A Walleye's Eyes



MICHAEL JACKSON'S MAIL CARRIER: I was leafing through Michael Jackson's latest book, Ultimate Beer (Dorling Kindersley, $29.95). This really is the ultimate beer drinker's lazy-afternoon picture book. It breaks down beers by styles--Golden Lager, Pilsner Lager, Porter, Dry Stout, Christmas Ale, Dortmunder Export, etc.--and shows them four to a page, in their bottles and poured, along with tasting notes and little nuggets of brewery or brew-style history. It's so perfect because it provides you with exactly as much reading as you'd ever want to do while sipping on the couch, and it's also got a very good index in case you care to geek out at the liquor store, which I've been known to do.

Location Info


Tavern On Grand

656 Grand Ave.
St. Paul, MN 55105

Category: Restaurant > American

Region: Macalester/Groveland

Anyhoo, leafing through the book and marveling at all the drinking yet to be done, it occurred to me that I have some sort of purchase on food-writing legitimacy, and I wonder if... And wouldn't you know, he picked up the phone. Michael Jackson, the world's foremost beer authority, author of beer encyclopedias, star of the television series The Beer Hunter, was but one costly call away.

Shocked as all get-out, I asked him about something that's puzzled me forever: How Budweiser, the Anheuser-Busch product, could allow another beer to use its name--Budweiser Budvar, a Czech brew found on page 153 of Ultimate Beer. He explained that the city of Budvar, or Budweis, in Bohemia, has been famous for its beer since the 1200s, and that when Adolphus Busch named his beer "Budweiser" he was taking advantage of an already well-known name that connoted quality, sort of like you would name your restaurant "Tuscany" or your wine "Champagne." The duplicate name didn't cause much trouble when the Czech and American Budweisers were separated by the Iron Curtain. But ever since Budvar's two breweries--Budweiser Bürgerbräu, founded in 1795, and Budweiser Budvar, founded in 1895--began competing in the modern world, Anheuser-Busch has been alternately trying to sue them and buy them out. Neither worked, so now the various Budweisers have to learn to coexist. Not that it matters, says Jackson: Bud will always be Bud, while the other two brews are known (by a lot fewer people) as Bürgerbräu and Budvar.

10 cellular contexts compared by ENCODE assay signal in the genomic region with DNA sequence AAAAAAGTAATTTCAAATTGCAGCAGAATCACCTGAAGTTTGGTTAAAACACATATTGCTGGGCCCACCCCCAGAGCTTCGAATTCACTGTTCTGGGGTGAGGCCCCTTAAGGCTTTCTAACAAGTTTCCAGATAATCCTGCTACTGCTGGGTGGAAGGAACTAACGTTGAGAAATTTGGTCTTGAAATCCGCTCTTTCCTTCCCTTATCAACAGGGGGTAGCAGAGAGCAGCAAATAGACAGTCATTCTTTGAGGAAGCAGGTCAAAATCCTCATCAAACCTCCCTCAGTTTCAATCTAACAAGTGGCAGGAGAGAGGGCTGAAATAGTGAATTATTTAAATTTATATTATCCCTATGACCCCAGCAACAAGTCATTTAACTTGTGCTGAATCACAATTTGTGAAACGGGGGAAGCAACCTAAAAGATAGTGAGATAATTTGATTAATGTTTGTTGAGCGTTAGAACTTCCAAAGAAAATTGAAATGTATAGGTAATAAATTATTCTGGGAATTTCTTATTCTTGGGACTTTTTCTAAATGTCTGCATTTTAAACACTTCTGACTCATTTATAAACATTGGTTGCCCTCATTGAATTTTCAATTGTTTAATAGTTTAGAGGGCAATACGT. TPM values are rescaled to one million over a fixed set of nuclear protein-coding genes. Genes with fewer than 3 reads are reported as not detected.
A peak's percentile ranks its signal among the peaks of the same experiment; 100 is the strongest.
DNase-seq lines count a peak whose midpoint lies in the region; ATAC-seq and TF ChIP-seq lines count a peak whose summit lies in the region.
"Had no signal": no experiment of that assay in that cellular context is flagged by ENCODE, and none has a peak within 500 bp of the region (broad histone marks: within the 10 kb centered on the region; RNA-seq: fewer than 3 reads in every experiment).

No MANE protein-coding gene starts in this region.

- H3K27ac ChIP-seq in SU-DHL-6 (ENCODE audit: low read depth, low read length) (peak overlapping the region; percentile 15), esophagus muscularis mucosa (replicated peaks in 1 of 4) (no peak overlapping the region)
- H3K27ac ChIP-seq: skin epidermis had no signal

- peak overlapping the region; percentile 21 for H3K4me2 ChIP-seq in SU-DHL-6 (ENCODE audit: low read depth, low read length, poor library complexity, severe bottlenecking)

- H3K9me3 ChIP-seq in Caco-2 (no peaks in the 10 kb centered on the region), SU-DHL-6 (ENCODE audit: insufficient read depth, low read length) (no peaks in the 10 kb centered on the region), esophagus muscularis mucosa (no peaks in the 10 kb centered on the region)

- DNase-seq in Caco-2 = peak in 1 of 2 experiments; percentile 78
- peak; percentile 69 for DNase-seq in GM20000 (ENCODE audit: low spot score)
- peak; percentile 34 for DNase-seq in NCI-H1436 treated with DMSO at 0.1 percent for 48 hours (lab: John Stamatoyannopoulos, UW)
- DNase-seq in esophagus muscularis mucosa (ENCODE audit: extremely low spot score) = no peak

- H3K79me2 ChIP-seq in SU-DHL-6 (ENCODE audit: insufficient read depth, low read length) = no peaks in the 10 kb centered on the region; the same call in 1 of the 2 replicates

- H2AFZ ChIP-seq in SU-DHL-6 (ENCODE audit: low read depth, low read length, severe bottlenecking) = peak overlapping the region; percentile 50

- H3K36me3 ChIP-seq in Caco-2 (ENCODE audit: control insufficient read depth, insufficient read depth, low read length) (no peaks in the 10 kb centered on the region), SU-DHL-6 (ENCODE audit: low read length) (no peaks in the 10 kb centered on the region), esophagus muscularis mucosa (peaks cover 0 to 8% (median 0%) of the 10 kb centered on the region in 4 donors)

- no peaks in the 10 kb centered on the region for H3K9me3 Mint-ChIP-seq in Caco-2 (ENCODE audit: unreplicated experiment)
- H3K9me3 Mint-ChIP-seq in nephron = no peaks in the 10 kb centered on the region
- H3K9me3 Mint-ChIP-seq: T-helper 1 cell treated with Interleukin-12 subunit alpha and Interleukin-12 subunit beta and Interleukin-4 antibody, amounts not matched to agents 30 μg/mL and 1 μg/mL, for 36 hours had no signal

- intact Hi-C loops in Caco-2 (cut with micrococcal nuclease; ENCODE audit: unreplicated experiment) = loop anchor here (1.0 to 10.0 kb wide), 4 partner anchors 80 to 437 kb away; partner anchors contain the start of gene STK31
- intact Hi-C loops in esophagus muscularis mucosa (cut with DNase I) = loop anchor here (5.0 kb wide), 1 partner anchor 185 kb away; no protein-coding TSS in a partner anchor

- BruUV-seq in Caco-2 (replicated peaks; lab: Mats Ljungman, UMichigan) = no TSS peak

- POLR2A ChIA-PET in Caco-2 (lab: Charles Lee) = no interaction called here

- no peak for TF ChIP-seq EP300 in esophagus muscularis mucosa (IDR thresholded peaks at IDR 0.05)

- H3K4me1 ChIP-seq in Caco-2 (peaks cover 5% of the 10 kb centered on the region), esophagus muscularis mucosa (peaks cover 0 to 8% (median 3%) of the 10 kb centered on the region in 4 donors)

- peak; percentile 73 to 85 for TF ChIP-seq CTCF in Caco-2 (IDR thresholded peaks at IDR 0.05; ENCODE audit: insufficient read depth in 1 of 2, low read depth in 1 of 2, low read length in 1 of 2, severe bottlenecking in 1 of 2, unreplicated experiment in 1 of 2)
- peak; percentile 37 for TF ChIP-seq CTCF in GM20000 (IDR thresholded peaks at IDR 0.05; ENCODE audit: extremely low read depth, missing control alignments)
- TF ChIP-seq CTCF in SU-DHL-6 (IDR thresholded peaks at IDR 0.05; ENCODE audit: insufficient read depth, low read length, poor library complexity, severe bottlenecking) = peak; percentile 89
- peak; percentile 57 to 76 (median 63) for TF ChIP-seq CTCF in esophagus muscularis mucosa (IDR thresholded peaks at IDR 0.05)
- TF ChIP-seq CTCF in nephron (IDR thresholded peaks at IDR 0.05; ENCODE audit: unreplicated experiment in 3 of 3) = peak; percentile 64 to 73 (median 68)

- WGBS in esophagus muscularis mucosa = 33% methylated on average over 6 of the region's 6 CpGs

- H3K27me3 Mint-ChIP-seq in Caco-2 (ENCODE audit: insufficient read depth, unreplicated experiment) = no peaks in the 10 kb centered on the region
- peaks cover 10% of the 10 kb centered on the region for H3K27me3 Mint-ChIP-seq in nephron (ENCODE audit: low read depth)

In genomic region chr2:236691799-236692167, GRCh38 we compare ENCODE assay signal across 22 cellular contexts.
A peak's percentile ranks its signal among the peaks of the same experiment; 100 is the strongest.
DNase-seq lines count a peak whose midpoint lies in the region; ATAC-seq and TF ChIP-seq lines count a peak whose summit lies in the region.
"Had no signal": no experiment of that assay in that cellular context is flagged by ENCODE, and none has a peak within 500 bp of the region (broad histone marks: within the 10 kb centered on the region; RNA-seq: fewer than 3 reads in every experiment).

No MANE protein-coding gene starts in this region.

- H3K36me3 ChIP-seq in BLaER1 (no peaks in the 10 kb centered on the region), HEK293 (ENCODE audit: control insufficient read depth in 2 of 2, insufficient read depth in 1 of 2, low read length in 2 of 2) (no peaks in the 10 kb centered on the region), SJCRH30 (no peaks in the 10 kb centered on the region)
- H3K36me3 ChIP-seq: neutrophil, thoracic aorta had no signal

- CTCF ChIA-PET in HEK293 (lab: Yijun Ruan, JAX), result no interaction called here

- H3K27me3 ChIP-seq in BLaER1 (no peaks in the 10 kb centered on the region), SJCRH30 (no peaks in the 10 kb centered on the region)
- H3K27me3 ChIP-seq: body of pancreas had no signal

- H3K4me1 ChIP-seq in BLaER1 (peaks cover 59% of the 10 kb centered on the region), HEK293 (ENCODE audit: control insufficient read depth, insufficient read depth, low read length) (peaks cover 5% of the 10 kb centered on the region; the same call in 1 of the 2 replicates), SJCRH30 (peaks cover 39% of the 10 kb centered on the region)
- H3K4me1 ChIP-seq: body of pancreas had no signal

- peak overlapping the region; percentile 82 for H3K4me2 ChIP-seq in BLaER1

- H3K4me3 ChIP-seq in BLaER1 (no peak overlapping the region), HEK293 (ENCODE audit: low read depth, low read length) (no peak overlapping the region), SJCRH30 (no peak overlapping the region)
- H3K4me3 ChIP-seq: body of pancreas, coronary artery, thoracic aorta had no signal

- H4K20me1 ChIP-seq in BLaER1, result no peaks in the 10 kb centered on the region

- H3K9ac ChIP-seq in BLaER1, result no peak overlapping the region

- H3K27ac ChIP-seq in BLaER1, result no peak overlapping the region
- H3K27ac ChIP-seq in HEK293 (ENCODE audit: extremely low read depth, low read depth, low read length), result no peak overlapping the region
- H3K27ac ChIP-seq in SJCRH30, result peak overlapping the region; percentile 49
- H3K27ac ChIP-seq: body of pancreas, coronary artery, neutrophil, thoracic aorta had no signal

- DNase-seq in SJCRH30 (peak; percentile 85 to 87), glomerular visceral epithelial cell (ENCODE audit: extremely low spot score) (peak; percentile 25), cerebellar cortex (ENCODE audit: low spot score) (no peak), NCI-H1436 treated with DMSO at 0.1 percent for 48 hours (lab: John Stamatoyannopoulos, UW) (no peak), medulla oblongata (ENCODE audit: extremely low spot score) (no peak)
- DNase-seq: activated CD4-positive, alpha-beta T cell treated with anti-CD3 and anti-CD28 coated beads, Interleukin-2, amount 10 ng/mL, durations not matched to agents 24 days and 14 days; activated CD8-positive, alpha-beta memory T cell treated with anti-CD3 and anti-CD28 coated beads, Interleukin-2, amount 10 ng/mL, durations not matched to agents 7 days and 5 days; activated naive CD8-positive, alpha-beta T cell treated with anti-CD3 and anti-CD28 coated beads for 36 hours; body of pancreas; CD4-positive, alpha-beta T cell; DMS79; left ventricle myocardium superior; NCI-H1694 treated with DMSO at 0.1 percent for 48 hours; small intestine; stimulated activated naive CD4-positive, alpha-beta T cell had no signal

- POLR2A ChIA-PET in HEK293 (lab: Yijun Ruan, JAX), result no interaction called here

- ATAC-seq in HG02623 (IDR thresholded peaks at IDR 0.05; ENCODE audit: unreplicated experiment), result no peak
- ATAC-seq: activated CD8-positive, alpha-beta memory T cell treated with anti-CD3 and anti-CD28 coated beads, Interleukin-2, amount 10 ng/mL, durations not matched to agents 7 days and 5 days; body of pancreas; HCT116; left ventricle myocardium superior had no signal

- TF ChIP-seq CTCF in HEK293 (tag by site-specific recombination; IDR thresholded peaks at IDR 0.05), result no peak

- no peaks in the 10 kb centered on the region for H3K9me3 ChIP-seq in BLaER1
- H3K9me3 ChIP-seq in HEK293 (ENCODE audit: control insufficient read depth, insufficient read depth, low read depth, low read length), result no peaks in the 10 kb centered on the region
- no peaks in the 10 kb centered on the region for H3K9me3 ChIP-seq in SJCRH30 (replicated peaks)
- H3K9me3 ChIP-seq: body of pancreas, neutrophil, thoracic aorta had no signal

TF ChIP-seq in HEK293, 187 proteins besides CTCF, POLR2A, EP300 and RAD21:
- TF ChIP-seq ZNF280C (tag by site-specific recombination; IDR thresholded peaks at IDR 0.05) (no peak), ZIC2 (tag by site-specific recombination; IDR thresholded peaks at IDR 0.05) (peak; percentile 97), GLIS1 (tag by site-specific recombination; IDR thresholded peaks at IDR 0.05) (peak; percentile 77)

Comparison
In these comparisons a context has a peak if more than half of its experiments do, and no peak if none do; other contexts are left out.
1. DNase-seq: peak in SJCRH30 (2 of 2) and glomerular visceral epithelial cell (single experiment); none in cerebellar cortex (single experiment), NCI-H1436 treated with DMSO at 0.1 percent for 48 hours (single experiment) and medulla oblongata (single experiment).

Speaking of Budweiser, I babbled on, how is it possible that the world could be gaining more and more microbrews, while at the same time Budweiser expands to the point of becoming omnipresent in places with fine native brews, like Ireland, Japan, and Italy? Jackson theorized that the world is developing into "parallel universes," and that one universe's beer is getting "ever smaller, ever more tasty, and ever more local," while the other's becomes "ever more the same."

Which is funny, because that that's what I think about agriculture: That the upper classes are eating ever more organic, closely supervised, naturally and ethically raised chickens, wheat, carrots, etc., while the rest of the people are left with ever less-regulated, chemical-laced, irradiated and fumigated and otherwise abused food.

But an awareness of parallel universes is probably about all Jackson and I have in common. No one, to my unending chagrin, sends me six-packs in the mail; Jackson says that while working on this book he had 1,500 separate beers around his London office--in six-packs, cases, gallon jugs and 40-ounce bottles. While researching his last whiskey book, he says he got more than 500 bottles over the transom. So I'm putting that in my little black book. Best job in the world: beer and whiskey authority. Worst job: beer and whiskey authority's letter carrier.

I was so awestruck after talking to Jackson--he's got this deep, rolling, British voice you could wade through--that I raced right over to www.beerhunter.com, his Web site, and read his recent diaries from beer-tasting trips. Minnesota-wise he has good things to say about Minnetonka's Sherlock's Home "which has, for my money, the best cask-conditioned ale in the United States." About St. Paul's Summit Brewing Company, whose India Pale Ale left him "dazzled by its balance of oily maltiness and earthy hoppiness," and the Minneapolis Town Hall Brewery on Seven Corners, whose Bitter "combined a smooth maltiness, orangey fruitiness and hoppy dryness; well-balanced but bitter enough to justify its stylistic description." Ah, the malty oiliness of it all--doesn't it just make you want to mail the guy a beer?

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